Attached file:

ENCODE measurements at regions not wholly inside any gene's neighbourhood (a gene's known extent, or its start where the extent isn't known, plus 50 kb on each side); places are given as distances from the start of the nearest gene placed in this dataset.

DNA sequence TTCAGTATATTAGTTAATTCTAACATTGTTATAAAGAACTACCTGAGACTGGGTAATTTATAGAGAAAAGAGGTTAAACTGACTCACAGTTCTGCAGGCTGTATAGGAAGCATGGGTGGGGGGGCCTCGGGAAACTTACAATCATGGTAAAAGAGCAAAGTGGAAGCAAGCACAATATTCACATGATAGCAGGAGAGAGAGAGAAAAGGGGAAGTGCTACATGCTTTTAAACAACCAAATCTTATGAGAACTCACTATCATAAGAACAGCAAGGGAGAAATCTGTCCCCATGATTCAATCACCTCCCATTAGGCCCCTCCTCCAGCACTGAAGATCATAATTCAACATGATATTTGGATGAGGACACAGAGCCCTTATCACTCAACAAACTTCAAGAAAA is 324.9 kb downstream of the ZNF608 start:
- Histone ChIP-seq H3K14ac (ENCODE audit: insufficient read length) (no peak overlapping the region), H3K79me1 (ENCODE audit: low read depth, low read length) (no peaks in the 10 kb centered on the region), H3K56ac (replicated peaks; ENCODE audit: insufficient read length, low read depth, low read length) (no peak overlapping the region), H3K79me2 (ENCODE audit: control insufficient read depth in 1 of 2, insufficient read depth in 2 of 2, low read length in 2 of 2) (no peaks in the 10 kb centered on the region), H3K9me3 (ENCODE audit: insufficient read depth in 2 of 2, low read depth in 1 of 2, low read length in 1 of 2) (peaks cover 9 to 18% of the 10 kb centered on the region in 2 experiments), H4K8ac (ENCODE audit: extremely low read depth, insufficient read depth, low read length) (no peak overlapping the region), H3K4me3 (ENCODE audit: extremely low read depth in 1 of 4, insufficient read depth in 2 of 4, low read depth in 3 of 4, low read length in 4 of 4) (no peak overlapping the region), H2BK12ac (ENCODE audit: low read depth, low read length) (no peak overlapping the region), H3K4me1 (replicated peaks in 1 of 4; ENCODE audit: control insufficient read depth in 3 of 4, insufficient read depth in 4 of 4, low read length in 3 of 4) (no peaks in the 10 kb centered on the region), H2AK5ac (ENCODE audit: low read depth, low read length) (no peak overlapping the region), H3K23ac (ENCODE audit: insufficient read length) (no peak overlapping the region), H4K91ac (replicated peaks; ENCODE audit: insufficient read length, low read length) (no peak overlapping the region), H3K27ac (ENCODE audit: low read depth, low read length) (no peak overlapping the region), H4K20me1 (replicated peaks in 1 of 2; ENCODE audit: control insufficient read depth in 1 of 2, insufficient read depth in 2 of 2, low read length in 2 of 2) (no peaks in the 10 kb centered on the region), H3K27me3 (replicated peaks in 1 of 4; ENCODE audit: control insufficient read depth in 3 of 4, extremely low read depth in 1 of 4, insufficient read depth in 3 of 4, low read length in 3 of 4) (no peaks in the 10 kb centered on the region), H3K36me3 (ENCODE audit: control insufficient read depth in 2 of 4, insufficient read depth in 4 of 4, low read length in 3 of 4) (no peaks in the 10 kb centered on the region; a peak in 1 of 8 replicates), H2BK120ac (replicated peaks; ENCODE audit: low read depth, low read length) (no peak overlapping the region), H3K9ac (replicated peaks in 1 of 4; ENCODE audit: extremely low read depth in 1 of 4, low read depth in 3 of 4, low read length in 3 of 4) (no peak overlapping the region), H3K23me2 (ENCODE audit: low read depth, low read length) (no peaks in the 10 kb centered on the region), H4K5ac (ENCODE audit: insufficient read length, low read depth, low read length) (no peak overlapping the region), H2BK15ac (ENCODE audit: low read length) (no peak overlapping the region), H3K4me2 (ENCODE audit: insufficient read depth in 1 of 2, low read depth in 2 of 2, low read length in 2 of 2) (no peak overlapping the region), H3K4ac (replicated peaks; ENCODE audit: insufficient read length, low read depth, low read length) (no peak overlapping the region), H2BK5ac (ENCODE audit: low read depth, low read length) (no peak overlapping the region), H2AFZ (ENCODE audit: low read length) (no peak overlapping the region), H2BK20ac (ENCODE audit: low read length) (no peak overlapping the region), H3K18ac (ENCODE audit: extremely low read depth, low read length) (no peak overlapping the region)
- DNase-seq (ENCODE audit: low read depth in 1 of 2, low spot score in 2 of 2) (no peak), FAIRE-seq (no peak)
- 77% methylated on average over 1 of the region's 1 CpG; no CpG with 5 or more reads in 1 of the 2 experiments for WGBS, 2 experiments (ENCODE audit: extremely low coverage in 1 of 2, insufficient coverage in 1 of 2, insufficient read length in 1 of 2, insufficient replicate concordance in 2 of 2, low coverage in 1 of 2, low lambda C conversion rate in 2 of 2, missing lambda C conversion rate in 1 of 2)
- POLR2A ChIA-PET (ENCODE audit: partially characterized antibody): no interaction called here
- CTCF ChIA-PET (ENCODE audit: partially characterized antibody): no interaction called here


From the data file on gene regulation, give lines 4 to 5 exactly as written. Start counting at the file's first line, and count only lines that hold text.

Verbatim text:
- DNase-seq (ENCODE audit: low read depth in 1 of 2, low spot score in 2 of 2) (no peak), FAIRE-seq (no peak)
- 77% methylated on average over 1 of the region's 1 CpG; no CpG with 5 or more reads in 1 of the 2 experiments for WGBS, 2 experiments (ENCODE audit: extremely low coverage in 1 of 2, insufficient coverage in 1 of 2, insufficient read length in 1 of 2, insufficient replicate concordance in 2 of 2, low coverage in 1 of 2, low lambda C conversion rate in 2 of 2, missing lambda C conversion rate in 1 of 2)